The Texas Department of Corrections has more than 155,000 inmates in jails across the state, Clark said. Thirty-two of the department's inmates committed suicide in 2007, and 30 inmates committed suicide in 2006, Clark said.

Clark said he did not know if Cole had been placed on suicide watch.

Bradshaw State Jail is a privately-operated facility owned by Corrections Corporation of America. A spokesperson for the jail did not return a call Tuesday.

We'll keep you updated on any developments in the investigation into this tragic death.

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Senator Judith Zaffarini Accepts GEO Group Money for Re-Election Campaign

The Laredo Morning Times reported last week that State Senator Judith Zaffarini, a state Democratic powerhouse, accepted $500 from the GEO Group's PAC in the last half of 2007. GEO Group is of course the company behind the controversial federal detention center in Laredo.

The Raba-Kistner PAC contributed $5,000, and the Texas GEO Group Inc. PAC contributed $500. In December, the Webb County Commissioners Court authorized payment of an invoice to Raba-Kistner of more than $150,000 for services the San Antonio-based company provided to the county for work on the county's presidential permit application for the proposed rail bridge in northwest Webb County.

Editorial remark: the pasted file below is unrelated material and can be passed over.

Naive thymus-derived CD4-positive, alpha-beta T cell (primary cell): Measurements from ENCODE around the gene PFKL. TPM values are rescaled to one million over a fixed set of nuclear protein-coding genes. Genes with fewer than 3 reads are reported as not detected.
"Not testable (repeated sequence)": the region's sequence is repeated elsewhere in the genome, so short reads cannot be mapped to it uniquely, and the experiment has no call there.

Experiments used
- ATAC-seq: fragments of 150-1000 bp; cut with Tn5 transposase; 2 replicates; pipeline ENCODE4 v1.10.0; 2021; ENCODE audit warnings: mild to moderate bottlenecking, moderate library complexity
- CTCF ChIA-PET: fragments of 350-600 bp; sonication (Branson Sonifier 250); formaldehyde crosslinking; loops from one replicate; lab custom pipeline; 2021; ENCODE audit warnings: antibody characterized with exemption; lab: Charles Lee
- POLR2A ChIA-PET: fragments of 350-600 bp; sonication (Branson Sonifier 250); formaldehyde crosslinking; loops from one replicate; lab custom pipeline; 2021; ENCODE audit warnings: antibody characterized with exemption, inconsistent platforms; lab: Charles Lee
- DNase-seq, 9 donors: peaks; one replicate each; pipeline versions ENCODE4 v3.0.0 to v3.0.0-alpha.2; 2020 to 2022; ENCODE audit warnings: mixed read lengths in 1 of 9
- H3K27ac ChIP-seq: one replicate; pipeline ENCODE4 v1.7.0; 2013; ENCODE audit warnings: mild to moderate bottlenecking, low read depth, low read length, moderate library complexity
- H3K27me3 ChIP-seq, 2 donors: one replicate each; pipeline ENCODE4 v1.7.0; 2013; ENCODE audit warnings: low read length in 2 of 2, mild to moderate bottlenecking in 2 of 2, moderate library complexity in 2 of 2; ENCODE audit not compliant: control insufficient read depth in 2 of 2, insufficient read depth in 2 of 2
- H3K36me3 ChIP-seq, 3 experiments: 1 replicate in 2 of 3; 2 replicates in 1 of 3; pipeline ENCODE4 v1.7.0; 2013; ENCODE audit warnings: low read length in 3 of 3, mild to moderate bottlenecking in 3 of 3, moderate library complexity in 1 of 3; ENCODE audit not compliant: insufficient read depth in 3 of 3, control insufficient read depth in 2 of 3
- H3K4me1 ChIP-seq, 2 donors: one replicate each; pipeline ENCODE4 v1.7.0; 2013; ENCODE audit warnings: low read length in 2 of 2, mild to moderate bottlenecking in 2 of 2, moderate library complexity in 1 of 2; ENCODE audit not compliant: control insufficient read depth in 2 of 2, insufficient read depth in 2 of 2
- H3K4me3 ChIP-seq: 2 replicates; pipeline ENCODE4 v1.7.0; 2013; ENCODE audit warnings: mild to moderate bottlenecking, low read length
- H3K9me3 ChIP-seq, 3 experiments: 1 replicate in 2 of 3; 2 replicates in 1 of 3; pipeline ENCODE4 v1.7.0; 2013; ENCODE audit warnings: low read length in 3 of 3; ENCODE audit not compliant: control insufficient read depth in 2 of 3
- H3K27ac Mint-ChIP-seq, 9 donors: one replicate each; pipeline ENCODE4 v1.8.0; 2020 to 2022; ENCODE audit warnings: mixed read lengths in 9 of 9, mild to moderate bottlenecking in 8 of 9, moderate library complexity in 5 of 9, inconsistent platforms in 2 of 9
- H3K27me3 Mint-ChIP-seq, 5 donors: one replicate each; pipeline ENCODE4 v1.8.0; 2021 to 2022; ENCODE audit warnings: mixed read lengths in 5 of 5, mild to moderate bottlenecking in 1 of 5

The county also recently entered into a contract with the GEO Group to provide water and sewer services for the company's new 1,500-bed detention facility under construction near the city of Rio Bravo.

Zaffirini's husband, Carlos Zaffirini, represents the GEO Group in local negotiations with the county.

Of course, a $500 contribution is not an incredible amount of money - it certainly must pale in comparison to the amount of money that Carlos Zaffirini has taken in from the GEO Group as their local counsel for the past 5 years - and numerous other Texas politicians have accepted similar donations from private prison corporations.